Tsai’s victory ushers in a new era of Cross-Strait relations. Under former-President Ma, Taiwan signed 23 pacts with China and a partial free-trade agreement. The thaw in the relations culminated with the first-ever meeting between the Taiwanese President and the Chinese Premier, Xi Jinping. Analysts agree that Tsai-ing Wen’s biggest challenge will be handling relations with China. Tsai-ing Wen, who supports maintenance of the current status quo in cross-strait relations, has to reconcile contradictory forces. Tsai’s electoral success was driven in large part by a hefty cohort of young voters who identify themselves as Taiwanese and have strong pro-independence tendencies. The pro-independence Taiwanese strength was seen in 2014 when they occupied Parliament in the so-called Sunflower Revolution.

Across the Strait, patience with Taiwan is running short. Premier Xi wants a “final resolution” on the issue of Taiwanese sovereignty to be reached during this generation. Mainland China demands that president-elect Tsai approve the “1992 Consensus”, which she has refused to endorse. The 1992 Consensus establishes the notion of the “one China principle”, though the exact meaning when it comes to practice of the principle varies on both sides of the Strait. Tsai and the DPP have refused to recognize the Consensus, which would inevitably contribute to an escalation of tensions. Tsai, however, is adamant about returning to the previous nationalistic rhetoric of the former president Chen Shui-ban of the DPP that ruled Taiwan from 2000 and 2008 and resulted in a significant escalation of tensions. Tsai has attempted to reassure the United States and China that the stability that characterized Ma’s government will trump over nationalistic rhetoric and Cross-Strait relations will continue without major incidents. Tsai-ing Wen strives to avoid an escalation of tensions with China as it could debilitate the Taiwanese economy.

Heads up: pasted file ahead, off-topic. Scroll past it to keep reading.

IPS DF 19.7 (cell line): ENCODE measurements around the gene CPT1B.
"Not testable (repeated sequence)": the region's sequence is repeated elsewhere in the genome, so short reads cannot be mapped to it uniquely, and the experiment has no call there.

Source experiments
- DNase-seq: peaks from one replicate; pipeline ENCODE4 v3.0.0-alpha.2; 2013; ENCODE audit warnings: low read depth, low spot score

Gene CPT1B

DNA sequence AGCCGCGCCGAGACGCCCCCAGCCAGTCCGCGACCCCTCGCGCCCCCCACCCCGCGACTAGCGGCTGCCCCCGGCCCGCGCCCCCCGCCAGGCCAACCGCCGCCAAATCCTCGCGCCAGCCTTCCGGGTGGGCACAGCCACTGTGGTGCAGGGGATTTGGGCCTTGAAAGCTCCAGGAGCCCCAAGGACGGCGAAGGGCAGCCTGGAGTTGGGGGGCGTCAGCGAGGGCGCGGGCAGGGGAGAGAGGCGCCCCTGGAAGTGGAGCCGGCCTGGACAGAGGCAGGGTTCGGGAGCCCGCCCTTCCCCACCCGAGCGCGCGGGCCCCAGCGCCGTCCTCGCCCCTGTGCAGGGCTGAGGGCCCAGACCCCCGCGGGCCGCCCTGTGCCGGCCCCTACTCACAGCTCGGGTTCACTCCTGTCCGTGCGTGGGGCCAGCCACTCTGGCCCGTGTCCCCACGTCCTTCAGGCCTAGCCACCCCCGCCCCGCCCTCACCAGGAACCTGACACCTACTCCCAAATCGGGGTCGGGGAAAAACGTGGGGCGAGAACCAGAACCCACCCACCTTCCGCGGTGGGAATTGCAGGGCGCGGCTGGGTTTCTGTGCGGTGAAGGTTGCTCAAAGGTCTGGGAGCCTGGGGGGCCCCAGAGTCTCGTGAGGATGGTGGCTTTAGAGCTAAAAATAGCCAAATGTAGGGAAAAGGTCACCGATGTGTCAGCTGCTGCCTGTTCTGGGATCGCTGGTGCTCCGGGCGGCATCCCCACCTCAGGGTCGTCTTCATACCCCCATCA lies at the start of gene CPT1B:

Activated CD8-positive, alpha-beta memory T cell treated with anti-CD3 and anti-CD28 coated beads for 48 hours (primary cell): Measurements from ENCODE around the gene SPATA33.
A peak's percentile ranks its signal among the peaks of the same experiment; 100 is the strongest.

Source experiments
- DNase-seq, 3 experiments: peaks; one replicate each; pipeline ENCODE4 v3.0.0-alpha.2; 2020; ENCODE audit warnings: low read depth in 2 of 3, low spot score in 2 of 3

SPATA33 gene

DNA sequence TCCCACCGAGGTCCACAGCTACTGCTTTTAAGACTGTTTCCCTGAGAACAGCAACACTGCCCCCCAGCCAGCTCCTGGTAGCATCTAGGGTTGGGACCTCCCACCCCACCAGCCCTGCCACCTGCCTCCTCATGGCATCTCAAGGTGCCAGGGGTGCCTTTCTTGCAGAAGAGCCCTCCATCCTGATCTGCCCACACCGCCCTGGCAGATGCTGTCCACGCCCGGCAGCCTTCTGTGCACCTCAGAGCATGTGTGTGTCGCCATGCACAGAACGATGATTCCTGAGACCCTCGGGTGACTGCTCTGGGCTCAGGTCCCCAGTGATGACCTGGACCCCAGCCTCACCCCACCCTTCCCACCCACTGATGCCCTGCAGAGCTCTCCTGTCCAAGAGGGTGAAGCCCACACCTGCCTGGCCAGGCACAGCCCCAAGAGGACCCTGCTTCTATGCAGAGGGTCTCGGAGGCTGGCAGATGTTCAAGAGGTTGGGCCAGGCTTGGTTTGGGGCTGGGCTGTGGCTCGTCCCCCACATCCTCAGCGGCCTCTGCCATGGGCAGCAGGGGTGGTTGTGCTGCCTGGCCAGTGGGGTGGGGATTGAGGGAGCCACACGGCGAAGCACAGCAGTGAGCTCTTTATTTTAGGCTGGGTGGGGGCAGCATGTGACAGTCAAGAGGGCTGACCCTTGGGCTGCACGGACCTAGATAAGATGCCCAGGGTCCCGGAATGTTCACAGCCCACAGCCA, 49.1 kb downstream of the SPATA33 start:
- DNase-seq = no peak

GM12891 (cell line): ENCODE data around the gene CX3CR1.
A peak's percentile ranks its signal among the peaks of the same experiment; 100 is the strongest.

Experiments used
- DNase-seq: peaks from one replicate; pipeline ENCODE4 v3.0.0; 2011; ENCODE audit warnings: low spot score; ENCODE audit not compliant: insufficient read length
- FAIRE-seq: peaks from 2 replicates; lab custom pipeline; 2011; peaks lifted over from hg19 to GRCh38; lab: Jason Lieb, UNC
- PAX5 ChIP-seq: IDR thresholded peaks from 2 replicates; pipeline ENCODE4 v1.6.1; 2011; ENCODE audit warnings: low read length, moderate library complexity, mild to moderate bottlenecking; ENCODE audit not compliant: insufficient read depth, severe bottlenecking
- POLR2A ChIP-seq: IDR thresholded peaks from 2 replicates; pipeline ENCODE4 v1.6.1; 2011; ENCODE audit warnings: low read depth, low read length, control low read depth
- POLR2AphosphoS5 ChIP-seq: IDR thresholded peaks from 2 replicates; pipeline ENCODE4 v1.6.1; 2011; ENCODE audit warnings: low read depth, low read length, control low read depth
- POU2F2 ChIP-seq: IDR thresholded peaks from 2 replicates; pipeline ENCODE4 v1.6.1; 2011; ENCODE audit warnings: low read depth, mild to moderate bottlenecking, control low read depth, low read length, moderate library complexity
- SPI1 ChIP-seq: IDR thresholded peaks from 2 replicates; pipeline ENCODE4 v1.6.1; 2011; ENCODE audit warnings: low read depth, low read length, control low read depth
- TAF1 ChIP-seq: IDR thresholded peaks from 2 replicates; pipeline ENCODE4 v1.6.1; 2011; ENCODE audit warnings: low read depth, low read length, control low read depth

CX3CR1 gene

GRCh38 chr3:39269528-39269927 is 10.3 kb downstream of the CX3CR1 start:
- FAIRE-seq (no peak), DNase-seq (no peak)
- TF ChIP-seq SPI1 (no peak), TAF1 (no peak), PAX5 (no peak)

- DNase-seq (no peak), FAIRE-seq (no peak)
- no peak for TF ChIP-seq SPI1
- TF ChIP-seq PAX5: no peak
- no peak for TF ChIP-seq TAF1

Analysts believe that China can resort to a variety of tactics to coerce Taiwan if they insist on their independence plea. Mainland China can cut the quota of mainland Chinese tourists and put a dent in growth as the Chinese represent 40% of all tourists in Taiwan. China can also resume the diplomatic tug-of-war with Taiwan by luring the 21 states that recognize Taiwan diplomatically, through economic incentives, to recognize mainland China instead. China can also impose numerous diplomatic and political hurdles to prevent Taiwan from joining FTAs. Taiwan has already been barred from the China-sponsored Asian Infrastructure Investment Bank and China can pressure Taiwan and signing states to avoid TPP membership. Lastly, the territorial dispute in the South-China Sea adds another layer of complexity for Ms. Tsai. With conflicting maritime claims on the South China Sea, territorial disputes have become an additional source of tension and escalation to the already-delicate relations.

Nevertheless, analysts anticipate that both sides will proceed carefully. Premier Xi is aware that using coercion to influence Taiwan will alienate the Taiwanese public from China and be counterproductive to his goals. Conversely, China is Taiwan’s economic lifeline and Ms. Tsai is aware that China possesses multiple tools to weaken the economy and isolate Taiwan diplomatically.

Author: Jean-Philippe Pourcelot, Economist